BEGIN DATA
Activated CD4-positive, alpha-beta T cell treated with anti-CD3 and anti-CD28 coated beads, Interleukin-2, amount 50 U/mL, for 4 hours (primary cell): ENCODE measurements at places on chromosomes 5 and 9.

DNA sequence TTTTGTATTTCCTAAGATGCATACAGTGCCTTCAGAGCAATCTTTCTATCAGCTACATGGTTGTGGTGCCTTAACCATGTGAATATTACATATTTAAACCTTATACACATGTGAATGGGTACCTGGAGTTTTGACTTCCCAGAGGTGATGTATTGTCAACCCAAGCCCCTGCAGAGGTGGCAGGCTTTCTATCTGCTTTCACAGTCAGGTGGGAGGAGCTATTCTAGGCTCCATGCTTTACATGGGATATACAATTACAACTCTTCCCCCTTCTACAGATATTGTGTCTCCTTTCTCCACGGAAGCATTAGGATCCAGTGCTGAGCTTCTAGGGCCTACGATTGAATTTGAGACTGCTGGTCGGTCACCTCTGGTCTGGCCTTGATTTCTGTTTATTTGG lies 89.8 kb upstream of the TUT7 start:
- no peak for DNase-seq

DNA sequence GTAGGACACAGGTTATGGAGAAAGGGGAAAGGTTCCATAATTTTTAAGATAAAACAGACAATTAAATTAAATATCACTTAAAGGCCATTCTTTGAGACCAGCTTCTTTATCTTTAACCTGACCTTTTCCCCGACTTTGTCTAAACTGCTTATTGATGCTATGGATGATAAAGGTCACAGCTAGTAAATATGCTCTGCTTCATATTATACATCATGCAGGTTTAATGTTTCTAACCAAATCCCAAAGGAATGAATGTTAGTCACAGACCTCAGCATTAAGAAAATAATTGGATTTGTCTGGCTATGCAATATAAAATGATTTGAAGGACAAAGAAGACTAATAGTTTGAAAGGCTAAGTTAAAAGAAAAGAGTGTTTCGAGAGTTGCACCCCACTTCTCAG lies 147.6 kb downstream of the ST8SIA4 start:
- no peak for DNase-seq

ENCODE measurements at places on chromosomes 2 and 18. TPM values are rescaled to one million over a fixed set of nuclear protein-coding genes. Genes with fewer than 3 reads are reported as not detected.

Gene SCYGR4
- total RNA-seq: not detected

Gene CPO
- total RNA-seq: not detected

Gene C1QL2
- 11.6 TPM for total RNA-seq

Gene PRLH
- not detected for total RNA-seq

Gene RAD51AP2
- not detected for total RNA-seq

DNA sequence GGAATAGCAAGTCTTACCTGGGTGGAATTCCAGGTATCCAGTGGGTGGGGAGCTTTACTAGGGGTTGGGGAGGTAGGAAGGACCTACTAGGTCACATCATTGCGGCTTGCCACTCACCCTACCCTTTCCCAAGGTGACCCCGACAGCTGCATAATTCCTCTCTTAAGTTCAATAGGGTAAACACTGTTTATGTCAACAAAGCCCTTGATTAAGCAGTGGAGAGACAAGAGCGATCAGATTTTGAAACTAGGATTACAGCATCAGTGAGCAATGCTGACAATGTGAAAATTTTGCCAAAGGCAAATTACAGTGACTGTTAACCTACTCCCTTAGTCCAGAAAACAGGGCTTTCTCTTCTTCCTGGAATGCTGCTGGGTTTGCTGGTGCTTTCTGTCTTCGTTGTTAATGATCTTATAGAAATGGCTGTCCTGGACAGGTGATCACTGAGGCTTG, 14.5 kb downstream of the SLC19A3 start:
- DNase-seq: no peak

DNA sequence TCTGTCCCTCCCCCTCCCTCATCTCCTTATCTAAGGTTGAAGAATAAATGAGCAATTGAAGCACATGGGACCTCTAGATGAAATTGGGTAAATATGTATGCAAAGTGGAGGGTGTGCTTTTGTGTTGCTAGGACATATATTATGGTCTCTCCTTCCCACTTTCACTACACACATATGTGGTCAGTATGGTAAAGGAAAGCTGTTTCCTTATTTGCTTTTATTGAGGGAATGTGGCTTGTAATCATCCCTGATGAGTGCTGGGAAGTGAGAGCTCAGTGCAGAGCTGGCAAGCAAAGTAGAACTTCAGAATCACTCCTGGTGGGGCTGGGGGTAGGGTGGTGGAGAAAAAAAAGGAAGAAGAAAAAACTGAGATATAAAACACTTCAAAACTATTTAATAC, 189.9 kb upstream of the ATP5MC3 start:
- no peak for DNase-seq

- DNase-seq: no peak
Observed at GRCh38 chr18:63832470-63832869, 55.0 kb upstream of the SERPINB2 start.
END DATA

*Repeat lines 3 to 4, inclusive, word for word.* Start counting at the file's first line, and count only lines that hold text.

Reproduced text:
- no peak for DNase-seq

DNA sequence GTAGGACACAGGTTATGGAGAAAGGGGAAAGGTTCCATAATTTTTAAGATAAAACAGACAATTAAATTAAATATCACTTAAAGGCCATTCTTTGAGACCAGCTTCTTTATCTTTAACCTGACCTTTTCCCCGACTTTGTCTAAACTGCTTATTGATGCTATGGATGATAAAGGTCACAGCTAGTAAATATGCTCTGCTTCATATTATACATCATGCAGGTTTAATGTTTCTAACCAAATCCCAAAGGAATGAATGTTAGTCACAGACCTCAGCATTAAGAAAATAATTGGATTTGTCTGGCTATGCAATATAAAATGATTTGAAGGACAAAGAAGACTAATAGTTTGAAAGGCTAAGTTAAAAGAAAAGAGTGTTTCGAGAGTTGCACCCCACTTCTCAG lies 147.6 kb downstream of the ST8SIA4 start: